A year with an R in it – Frank McNally on a consonant with a colourful history
As a synonym for mere counting, the word ‘reckoning’ has fallen into disuse. It’s reserved now, curiously, for ominous usage.
“Schools will increase R” read a headline in the London Times this week, which at first glance I mistook as a reference to the “Three Rs” on which education is founded.
But of course they meant the other great R of our times, the coronavirus reproduction rate, which British scientists were warning would increase if schools there return.
In efforts to prevent such an upsurge, the Fourth R is likely to join the other three as a feature of the education curriculum for the foreseeable future.
The original phrase was famously based on a joke about literacy, since at least one of the “Three Rs” – writing – does not start with that letter.
Nor does arithmetic, until you lop its opening vowel off, although there is a theory that, at one time, the third “R” was “reckoning”.
As a synonym for mere counting, that word has fallen into disuse, except for one sense.
It’s reserved now, curiously, for ominous usage. A reckoning is what, for example, a Government can expect to face if it lets the coronavirus R-rate exceed 1.
Even as I write this, it has been confirmed that Irish schools will reopen at the end of August. That, or at least the first of September, is also by tradition the start of the season when oysters can be eaten safely.
Let’s hope the old proverb about months with an R in them doesn’t acquire any new layers of meaning this year.
It must have passed me by when I was studying for the Inter Cert a thousand years ago, but Shakespeare’s Romeo and Juliet includes an interesting exchange on the letter R, which was pregnant with meaning in Elizabethan times. This occurs in Act 2, Scene 4, where Romeo is conspiring with Juliet’s nurse.
Nurse: […] Doth not rosemary and Romeo begin both with a letter?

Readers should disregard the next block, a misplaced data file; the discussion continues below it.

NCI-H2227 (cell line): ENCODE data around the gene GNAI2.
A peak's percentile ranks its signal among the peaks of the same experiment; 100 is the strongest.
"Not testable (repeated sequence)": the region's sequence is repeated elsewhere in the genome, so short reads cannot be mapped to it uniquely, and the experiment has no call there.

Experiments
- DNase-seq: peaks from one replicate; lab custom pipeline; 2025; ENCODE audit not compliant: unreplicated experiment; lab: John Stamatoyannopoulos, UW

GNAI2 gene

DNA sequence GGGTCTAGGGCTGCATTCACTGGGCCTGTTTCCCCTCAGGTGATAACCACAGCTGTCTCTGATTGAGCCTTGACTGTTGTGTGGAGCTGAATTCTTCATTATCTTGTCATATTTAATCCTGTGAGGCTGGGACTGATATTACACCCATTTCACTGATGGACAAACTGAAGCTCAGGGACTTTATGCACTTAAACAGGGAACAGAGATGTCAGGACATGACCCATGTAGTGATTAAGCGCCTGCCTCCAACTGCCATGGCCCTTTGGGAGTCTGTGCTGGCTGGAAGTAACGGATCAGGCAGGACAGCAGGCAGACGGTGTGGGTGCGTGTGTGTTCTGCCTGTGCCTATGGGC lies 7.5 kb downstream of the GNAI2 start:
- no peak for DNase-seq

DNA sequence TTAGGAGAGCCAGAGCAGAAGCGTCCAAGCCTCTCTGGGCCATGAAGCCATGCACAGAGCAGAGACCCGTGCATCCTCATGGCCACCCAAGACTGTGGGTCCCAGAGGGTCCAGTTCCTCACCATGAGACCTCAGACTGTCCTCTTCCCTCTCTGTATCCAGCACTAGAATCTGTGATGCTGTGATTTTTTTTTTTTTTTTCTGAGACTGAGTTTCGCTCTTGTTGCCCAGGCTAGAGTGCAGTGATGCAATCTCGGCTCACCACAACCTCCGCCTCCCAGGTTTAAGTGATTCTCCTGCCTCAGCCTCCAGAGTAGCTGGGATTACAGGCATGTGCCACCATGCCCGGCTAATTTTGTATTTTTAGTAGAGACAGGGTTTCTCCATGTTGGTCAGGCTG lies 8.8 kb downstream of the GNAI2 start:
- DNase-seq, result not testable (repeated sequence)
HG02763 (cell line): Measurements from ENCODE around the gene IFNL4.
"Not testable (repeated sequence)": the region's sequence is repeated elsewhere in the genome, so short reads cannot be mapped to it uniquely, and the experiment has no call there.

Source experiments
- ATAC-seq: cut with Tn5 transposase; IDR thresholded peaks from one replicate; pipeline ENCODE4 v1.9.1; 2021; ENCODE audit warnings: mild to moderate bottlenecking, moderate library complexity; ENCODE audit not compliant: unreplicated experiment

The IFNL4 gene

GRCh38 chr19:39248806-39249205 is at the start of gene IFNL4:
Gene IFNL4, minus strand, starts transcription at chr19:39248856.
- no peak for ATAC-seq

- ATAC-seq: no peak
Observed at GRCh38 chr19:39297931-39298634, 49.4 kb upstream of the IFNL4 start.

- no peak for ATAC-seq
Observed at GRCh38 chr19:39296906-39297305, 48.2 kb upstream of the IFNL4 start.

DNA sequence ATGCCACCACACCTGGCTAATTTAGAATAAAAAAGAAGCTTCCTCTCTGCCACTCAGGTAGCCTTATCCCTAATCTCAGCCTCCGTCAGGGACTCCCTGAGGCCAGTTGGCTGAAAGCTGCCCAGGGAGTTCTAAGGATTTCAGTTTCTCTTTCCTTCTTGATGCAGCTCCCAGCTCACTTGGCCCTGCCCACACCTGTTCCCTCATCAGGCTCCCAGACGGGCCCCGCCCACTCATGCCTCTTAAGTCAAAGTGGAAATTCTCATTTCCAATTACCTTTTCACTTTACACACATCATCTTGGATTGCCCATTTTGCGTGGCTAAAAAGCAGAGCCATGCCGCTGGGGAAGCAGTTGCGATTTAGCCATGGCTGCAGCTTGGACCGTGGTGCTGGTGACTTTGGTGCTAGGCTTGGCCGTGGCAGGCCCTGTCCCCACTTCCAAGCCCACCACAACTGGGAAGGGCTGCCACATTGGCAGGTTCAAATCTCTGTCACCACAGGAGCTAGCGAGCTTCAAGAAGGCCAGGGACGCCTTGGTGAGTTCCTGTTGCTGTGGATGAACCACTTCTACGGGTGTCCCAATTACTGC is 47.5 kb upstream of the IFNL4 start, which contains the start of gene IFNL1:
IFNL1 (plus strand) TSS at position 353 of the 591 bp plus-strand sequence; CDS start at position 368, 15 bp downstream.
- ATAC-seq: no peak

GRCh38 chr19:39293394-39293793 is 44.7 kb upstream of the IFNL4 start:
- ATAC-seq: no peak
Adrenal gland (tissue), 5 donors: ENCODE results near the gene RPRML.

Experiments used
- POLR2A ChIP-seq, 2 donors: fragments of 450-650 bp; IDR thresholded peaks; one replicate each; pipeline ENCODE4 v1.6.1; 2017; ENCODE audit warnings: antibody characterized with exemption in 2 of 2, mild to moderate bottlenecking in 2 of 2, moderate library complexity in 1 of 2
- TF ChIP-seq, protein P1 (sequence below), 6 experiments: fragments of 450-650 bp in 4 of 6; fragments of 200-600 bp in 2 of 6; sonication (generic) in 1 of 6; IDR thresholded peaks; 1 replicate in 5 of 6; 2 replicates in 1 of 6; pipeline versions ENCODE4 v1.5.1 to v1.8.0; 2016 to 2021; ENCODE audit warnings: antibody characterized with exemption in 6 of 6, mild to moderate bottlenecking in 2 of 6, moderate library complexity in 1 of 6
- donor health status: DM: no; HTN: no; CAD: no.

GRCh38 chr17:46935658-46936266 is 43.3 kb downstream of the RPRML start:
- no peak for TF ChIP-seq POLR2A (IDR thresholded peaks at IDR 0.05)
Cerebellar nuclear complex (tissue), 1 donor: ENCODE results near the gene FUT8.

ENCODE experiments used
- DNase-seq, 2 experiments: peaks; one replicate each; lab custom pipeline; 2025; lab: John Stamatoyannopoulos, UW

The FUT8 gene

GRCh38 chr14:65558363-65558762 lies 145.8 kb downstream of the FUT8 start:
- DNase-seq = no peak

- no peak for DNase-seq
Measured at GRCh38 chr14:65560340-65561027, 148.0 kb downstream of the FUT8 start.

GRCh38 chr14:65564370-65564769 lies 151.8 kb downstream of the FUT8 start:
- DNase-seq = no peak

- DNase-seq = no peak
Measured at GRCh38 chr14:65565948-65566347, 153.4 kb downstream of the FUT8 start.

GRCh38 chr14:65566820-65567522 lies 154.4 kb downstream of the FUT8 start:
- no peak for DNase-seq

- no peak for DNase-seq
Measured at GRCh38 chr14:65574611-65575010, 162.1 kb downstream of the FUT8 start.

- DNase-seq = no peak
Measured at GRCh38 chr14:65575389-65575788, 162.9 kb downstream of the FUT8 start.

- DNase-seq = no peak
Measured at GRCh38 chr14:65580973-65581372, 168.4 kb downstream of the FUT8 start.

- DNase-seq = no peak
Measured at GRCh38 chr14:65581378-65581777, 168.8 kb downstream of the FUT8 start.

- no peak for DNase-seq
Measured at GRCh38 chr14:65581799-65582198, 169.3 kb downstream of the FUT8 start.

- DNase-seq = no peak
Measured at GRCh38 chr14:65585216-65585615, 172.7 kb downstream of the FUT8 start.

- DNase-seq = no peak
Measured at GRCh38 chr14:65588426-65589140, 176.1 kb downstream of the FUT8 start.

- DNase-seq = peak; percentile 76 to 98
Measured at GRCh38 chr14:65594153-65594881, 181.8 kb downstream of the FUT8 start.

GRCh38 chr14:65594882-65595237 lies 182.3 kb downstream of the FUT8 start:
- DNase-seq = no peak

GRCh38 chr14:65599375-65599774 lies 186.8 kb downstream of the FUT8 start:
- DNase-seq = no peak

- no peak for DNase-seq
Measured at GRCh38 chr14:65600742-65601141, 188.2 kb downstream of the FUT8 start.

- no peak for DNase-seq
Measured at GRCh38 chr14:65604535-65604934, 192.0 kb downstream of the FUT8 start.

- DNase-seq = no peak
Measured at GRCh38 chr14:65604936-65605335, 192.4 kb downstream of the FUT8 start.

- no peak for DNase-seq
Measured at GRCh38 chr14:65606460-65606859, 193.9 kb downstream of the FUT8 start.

Romeo: Ay, nurse, what of that? Both with an R.
Nurse: Ah, mocker! That’s the dog’s name. R is for the –
There the nurse gets distracted by something and leaves her thought hanging. But as explained elsewhere in Shakespeare, rosemary was a symbol of remembrance. As a dietary supplement, it was even thought (and still is by some) to improve memory. Its smell alone was considered health-giving.
There was also an old folk belief that a man who could not smell rosemary was incapable of love, although in these more enlightened times, we now know that could also mean he was just suffering from anosmia, due to a viral infection.
The nurse’s comment about R being “the dog’s name” refers to the letter’s growling sound when rolled. And that’s telling too, because in most of England today, unlike in Ireland and America (outside Boston), Rs are not rolled. But they were back then. Which is one of the reasons why, when you hear Shakespeare in Original Pronunciation (OP), a specialty of some British theatre enthusiasts, its sounds oddly Irish.
The viral R is conspicuously absent from one of the more eccentric lexicons on my bookshelf, A Dictionary of One-Letter Words by Craig Conley, published back in 2005, when Sars was the worst health crisis facing the world.
Conley’s entries for the letter instead include the fact that it is a movie rating guide, that it was the old Roman numeral for 80, and that in algebra, it represents “a square upper triangular invertible matrix with positive entries on its diagonal”. Phew. It was also one of several letters with which, in the past, criminals were branded. To be R-rated in that context meant you were a “rogue”.
Under the subheading of “literature”, meanwhile, the dictionary includes a quotation from Daphne du Maurier’s Rebecca, wherein the unnamed narrator finds a book dedicated by her husband to his previous love, the Rebecca of the title and, tearing the page out, throws it into the fire, watching it disappear: “The letter R was the last to go, it twisted in the flame, it curled outwards for a moment, becoming larger than ever. Then it crumpled too; the flame destroyed it. It was not ashes even, it was feathery dust.”
Read in the context of the pandemic, that passage carries an optimistic message. As we look forward to a curve-flattening summer and autumn, we all hope to see the R crumple and disappear.
Less happily, in the book, the memory of Rebecca haunts the narrator throughout. But on the plus side, I find on looking up the rest of that passage in the original text, that it continues, aptly: “I went and washed my hands in the basin. I felt better, much better.”